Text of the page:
Review: Reckitt Benckiser Brasso Multipurpose Metal Polish
Pros: An incredibly inexpensive metal polish widely touted as the cheapest way to bring back an iPod’s original shine. Comes in eight-ounce can that will last you for as many iPods as you’re ever likely to own.
Cons: Required polishing cloths and protective gloves aren’t included for the low price; company doesn’t specifically recommend iPod-safe cloths. Removes deep scratches, but does not fully restore iPod’s face or back to original factory gloss, leaving thin scratches on both surfaces, most noticeably on iPod’s face. However, such scratches may be avoidable by using superior cloths to the manufacturer’s generically recommended ones.
Reckitt Benckiser has never marketed the “Multipurpose Metal Polish” Brasso specifically to iPod users, and in fact, lists its suggested benefits as applicable to brass, copper, chrome, stainless steel, and pewter, with only the briefest reference to its utility for “plastic watch crystals.” And unlike the iPod-specific polishing creams we’ve tested, the company provides no cloths, gloves, or other tools with its wonderfully inexpensive, eight-ounce can. There’s enough polish in there to last one person’s lifetime worth of iPods, but you’ll need to follow the directions on the back to figure out how to apply it. After shaking the can well, the company recommends that you wear household gloves and apply the solution with a “clean, soft cloth, rubbing lightly to loosen badly discolored areas.” Then you let your iPod dry, and “polish to a high lustre with a soft, dry cloth.”
To make a long story short, we tested Brasso with two scratched-up iPods - both black - and two different cloths, giving each iPod the requisite 20 minutes of polishing that we’ve heard is appropriate to restore them to their original gloss levels. Brasso’s reputation for metal restoration didn’t help it to achieve any better results than the other creams we’ve tested; in fact, we were genuinely unimpressed with its restorative powers on the iPod’s rear metal surface, which was even more obviously littered with hairline surface scratches than with the other polishes we’ve tested. The first two shots above are before and after images, illustrating what we’d call some but not complete improvement in the full-sized iPod’s rear chassis. Only under the right light - angled, not straight on - does the iPod look as it originally did, as illustrated in picture 4. Our results were achieved with a microfiber cloth, generally considered to be about as good for scratch-free polishing as soft cloths can get.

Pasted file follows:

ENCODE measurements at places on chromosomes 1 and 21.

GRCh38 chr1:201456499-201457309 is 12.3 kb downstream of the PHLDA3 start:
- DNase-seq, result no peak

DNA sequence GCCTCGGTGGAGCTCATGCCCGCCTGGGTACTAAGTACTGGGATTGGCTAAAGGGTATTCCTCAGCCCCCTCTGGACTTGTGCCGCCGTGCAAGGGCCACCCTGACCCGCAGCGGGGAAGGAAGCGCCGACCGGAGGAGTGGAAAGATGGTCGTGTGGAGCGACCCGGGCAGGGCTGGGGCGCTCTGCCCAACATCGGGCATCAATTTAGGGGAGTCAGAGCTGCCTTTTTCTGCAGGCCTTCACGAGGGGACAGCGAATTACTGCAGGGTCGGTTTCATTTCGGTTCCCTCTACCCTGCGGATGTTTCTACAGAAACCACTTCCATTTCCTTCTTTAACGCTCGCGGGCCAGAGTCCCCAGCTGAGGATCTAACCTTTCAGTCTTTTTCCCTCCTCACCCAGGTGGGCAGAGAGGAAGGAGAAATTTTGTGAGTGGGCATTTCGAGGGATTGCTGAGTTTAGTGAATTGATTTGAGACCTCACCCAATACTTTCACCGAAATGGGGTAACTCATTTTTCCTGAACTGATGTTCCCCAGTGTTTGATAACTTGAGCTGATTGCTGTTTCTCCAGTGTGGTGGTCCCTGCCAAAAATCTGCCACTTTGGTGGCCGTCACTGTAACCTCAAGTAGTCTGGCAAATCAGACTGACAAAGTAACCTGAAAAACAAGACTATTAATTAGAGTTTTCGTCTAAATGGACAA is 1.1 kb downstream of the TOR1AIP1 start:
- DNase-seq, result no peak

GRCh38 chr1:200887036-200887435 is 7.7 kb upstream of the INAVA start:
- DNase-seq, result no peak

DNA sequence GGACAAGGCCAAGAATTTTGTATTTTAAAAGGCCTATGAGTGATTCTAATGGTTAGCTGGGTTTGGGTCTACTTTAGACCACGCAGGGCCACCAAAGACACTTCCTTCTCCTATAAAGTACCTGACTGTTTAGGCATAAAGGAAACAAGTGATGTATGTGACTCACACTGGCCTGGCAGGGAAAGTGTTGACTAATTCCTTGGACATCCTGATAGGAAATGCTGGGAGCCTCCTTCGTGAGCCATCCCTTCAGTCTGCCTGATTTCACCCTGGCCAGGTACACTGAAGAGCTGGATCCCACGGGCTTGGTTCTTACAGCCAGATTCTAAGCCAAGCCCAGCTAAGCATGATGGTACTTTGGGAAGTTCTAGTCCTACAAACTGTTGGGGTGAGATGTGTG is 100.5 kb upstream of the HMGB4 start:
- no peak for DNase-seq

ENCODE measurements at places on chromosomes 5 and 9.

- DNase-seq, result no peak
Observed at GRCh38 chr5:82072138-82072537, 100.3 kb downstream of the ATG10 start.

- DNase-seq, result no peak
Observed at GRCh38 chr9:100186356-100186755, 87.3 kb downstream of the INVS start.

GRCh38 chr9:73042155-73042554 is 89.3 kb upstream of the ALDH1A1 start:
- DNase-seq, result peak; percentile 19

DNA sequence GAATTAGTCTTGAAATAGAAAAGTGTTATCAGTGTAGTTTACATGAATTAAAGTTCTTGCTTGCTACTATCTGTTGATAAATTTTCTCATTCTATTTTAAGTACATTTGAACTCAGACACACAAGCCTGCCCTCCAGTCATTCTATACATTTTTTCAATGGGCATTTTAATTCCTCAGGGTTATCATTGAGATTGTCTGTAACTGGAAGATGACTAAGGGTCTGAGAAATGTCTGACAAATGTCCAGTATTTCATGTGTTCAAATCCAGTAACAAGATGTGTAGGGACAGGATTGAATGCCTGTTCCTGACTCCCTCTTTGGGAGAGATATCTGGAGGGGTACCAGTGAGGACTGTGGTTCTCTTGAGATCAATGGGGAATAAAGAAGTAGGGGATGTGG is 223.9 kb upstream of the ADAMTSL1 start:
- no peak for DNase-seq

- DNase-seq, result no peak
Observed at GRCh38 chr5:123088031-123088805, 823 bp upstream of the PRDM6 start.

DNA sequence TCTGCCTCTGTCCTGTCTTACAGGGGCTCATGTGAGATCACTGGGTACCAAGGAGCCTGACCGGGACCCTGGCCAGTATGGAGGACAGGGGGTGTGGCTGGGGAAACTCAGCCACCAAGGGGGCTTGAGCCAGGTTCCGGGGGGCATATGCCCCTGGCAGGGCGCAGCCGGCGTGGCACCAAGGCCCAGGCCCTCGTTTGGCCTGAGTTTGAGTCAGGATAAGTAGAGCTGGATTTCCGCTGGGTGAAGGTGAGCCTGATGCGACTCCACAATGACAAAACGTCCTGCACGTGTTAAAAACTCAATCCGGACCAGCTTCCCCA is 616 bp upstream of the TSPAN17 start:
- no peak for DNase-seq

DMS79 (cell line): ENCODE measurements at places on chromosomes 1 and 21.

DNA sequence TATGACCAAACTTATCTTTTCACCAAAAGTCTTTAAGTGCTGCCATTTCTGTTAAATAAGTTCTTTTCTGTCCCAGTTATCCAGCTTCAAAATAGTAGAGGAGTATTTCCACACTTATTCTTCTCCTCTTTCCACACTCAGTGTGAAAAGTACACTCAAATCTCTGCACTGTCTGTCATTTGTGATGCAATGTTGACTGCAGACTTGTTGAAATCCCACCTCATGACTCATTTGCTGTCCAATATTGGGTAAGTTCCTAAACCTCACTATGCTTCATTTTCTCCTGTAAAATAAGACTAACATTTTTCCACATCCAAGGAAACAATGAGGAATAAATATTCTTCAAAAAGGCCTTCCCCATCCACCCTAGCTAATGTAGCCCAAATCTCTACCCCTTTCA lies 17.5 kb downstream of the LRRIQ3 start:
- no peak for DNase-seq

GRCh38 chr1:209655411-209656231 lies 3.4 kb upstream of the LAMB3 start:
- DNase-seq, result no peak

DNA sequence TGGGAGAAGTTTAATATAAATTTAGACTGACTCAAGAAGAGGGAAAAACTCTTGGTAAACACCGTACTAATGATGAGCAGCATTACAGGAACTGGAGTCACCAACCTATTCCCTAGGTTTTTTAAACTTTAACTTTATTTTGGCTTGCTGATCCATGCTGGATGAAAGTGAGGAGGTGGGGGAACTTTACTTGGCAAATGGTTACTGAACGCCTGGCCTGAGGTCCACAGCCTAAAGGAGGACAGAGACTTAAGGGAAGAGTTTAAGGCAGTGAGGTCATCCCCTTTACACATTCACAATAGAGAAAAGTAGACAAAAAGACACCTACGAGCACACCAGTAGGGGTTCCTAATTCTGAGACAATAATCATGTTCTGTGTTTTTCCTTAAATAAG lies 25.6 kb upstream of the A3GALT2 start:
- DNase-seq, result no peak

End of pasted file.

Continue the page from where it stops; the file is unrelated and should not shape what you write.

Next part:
Our results with the front clear plastic of an iPod nano weren’t much better. We shook the can again, then used a separate soft cotton cloth for multiple polishing applications on the nano’s face. The good news was that, like basically all of the other creams we’ve tested recently, Brasso removed some of the nastiest scratches on the nano’s face, suffered several days ago in a drop onto a concrete surface without a case. You can see the improvement more dramatically in the cropped photos below.
But you can also see that the nano’s front surface is anything but scratch-free; it’s actually laden with the same surface scratches found on the metal rear, which are actually far more obvious than the rear ones, as there’s no secondary glaze or other fill-style coating provided in the Brasso can. Though not themselves perfect, companies such as Applesauce Products and Radtech do a better job of following up the initial polishing job with a restorative coating. Ultimately, we felt obliged to turn to a separate product - the glaze from Applesauce Products’ Applesauce, to bring back the nano’s front shine.
Though we’re not inclined to recommend Brasso to our readers, we’re also not going to say that it’s worthless, either. Having tried so many other polishes, our gut feeling is that the problems we had were partially attributable to our need to provide our own polishing cloths, which were difficult to pick properly given the company’s brief instructions, and partially because the product may never have been intended to create mirror-finish-quality restorations of iPods. Similarly, the suggestion that it’s substantially cheaper than competitors turns out to be more complex than you might think: while it’s certainly true that you can save $15 over the cost of a competing product by buying Brasso alone at a local store, the costs of appropriate cloths and protective gloves will bring the tally higher, and when you’re finished, you may not be left with a result as satisfying as that provided by Radtech’s Ice Creme Version 2. In our view, Brasso’s biggest strengths are its widespread availability, low price, and huge quantity of polish, but based on our results, we wouldn’t pick it over other solutions we’ve tested. Reader comments on recommended techniques, including explanations of how their results differed from ours, would be much appreciated.